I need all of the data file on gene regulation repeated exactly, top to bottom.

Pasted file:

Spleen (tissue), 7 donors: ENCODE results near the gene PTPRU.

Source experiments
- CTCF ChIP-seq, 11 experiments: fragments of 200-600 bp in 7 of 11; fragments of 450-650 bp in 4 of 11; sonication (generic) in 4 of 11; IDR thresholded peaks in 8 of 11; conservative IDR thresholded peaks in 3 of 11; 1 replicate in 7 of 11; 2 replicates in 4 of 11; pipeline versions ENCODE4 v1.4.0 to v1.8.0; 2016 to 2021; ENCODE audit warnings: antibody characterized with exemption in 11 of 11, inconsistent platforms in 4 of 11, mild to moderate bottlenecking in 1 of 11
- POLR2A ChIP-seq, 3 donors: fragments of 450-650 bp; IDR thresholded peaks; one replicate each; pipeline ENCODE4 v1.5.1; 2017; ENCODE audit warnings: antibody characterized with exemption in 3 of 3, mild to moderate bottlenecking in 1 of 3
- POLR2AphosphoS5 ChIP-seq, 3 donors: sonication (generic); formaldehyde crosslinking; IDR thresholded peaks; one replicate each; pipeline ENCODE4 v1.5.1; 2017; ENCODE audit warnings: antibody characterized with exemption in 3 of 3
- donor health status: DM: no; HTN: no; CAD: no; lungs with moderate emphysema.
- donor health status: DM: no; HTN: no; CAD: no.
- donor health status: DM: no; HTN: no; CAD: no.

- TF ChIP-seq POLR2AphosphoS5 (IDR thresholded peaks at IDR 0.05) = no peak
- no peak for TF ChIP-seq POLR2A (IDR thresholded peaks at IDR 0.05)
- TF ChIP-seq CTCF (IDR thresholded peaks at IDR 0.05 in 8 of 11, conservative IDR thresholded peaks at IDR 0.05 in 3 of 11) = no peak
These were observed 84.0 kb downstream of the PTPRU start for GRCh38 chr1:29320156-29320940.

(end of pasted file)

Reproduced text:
Spleen (tissue), 7 donors: ENCODE results near the gene PTPRU.

Source experiments
- CTCF ChIP-seq, 11 experiments: fragments of 200-600 bp in 7 of 11; fragments of 450-650 bp in 4 of 11; sonication (generic) in 4 of 11; IDR thresholded peaks in 8 of 11; conservative IDR thresholded peaks in 3 of 11; 1 replicate in 7 of 11; 2 replicates in 4 of 11; pipeline versions ENCODE4 v1.4.0 to v1.8.0; 2016 to 2021; ENCODE audit warnings: antibody characterized with exemption in 11 of 11, inconsistent platforms in 4 of 11, mild to moderate bottlenecking in 1 of 11
- POLR2A ChIP-seq, 3 donors: fragments of 450-650 bp; IDR thresholded peaks; one replicate each; pipeline ENCODE4 v1.5.1; 2017; ENCODE audit warnings: antibody characterized with exemption in 3 of 3, mild to moderate bottlenecking in 1 of 3
- POLR2AphosphoS5 ChIP-seq, 3 donors: sonication (generic); formaldehyde crosslinking; IDR thresholded peaks; one replicate each; pipeline ENCODE4 v1.5.1; 2017; ENCODE audit warnings: antibody characterized with exemption in 3 of 3
- donor health status: DM: no; HTN: no; CAD: no; lungs with moderate emphysema.
- donor health status: DM: no; HTN: no; CAD: no.
- donor health status: DM: no; HTN: no; CAD: no.

- TF ChIP-seq POLR2AphosphoS5 (IDR thresholded peaks at IDR 0.05) = no peak
- no peak for TF ChIP-seq POLR2A (IDR thresholded peaks at IDR 0.05)
- TF ChIP-seq CTCF (IDR thresholded peaks at IDR 0.05 in 8 of 11, conservative IDR thresholded peaks at IDR 0.05 in 3 of 11) = no peak
These were observed 84.0 kb downstream of the PTPRU start for GRCh38 chr1:29320156-29320940.